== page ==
Path to the Possible

New collectively produced book on squatting released

*Squatting in Europe: Radical Spaces, Urban Struggles*
Edited by the Squatting Europe Kollective

9781570272578

Squatting offers a radical but simple solution to the crises of housing,
homelessness, and the lack of social space that mark contemporary
society: occupying empty buildings and rebuilding lives and communities
in the process. Squatting has a long and complex history, interwoven
with the changing and contested nature of urban politics over the last
forty years.

Squatting in Europe aims to move beyond the conventional understandings
of squatting, investigating its history in Europe over the past four
decades. Historical comparisons and analysis blend together in these
inquiries into squatting in the Netherlands, Italy, Spain, France,
Germany and England. In it members of SqEK (Squatting Europe Kollective)
explore the diverse, radical, and often controversial nature of
squatting as a form of militant research and self-managed knowledge
production.

Essays by Miguel Martínez…

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Path to the Possible

I just re-read Michael Hardt’s introduction to the book Radical Thought in Italy.  Both the piece and the book are fantastic and recommended.  But what struck me this time was the beautiful job Hardt does of articulating the how the Italians tend toward a radical politics that focuses its attention not on the powers that be (what they often call constituted power), but rather on our own power (constituent power).  In autonomism this took the form, for example, of Tronti’s point that if all value is produced by labor (this is Marx), then the proletariat must be the leading class in society, the class whose activity shapes society.  The bourgeoisie, it follows, is thus continuously reacting to and trying to catch up to the action of the workers.  For the Italians, “the tasks of political theory,” while they do “involve the analyses of the forms of domination and exploitation…

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Brown Redux: Not So Bad!

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I had some disagreements with Wendy Brown based on reading the excerpt from her interview that Joshua posted earlier.  I think she errs in thinking that the deep-self realm is not a realm for democracy, that democratic politics and struggle “will not be able to reach to those Foucaudian depths…of the conduct of conduct at every level…”, and so Foucault’s or D&G’s explorations there are of no use for democracy.  I think we very much ] need to figure out how care of the self is linked to (or the same as) care of the community, how democracy is a personal struggle to remake oneself just as much as it is a collective struggle to remake ourselves…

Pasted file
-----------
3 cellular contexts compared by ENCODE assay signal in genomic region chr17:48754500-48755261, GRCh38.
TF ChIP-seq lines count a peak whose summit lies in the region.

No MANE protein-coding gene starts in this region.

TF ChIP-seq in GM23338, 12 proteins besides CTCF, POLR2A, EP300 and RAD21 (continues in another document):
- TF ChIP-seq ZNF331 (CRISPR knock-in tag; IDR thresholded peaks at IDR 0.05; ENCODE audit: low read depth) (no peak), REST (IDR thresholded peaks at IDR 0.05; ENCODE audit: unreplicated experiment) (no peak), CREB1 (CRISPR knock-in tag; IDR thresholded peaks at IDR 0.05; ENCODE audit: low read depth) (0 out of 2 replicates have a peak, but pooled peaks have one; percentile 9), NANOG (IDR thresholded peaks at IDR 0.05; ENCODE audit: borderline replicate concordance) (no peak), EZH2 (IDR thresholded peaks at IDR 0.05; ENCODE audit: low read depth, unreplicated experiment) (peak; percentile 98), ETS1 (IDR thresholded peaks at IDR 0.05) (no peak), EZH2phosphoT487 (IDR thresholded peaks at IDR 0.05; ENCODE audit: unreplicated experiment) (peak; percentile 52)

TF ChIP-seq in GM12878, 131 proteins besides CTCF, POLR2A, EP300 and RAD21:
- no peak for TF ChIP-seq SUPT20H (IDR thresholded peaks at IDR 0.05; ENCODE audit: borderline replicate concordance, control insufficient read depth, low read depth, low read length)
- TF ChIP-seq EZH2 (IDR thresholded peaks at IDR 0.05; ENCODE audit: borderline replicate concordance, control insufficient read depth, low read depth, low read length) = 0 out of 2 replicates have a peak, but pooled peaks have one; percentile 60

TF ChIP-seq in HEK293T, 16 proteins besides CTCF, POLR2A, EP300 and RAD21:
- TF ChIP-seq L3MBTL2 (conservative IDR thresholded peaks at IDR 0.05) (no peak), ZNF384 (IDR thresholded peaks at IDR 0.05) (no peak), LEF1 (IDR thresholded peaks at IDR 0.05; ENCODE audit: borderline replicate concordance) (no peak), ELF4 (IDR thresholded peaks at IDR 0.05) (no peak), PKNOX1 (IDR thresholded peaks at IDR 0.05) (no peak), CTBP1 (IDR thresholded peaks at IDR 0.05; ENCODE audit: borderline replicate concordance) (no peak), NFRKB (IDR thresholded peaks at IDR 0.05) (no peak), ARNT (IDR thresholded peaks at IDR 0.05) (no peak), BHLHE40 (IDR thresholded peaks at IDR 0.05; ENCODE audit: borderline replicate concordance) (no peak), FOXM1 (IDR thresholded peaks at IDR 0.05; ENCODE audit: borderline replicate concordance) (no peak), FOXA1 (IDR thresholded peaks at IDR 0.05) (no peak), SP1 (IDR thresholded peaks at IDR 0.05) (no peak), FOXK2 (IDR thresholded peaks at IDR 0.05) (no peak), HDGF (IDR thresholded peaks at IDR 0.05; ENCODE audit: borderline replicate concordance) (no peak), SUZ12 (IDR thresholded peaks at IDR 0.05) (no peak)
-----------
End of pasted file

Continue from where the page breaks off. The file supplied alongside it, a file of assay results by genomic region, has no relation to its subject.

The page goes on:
But in the longer interview she also has some nice points that I very much agree with.  She takes the right position on the question of democracy: we should continue to struggle for a radical conception of democracy, rather than abandon it, with Jodi Dean, to the neoliberals.  Right.  And the most productive work to be done is probably, as she says, in the interval between democracy’s thin actualization in the liberal-democratic state and the promise of radical democracy.

She also thinks there is much to be gained from exploring the theoretical and political resonance between democracy and communism.  Again right.  And then she makes the important point that such resonance is easier to achieve at a small scale (e.g. worker-run factories) than at the national or global scale.  But that does not mean that we must–like Zizek, Harvey, and so many others–accept that we need a violent state to manage those larger political communities.  Rather we must work on the problem of how to think and realize communist and radical-democratic forms of life at larger scales.  Here I think Gene’s concept of free-market communism is one potentially promising avenue for further exploration, as is H&N’s thinking through the ongoing production of an emerging common and global multitude…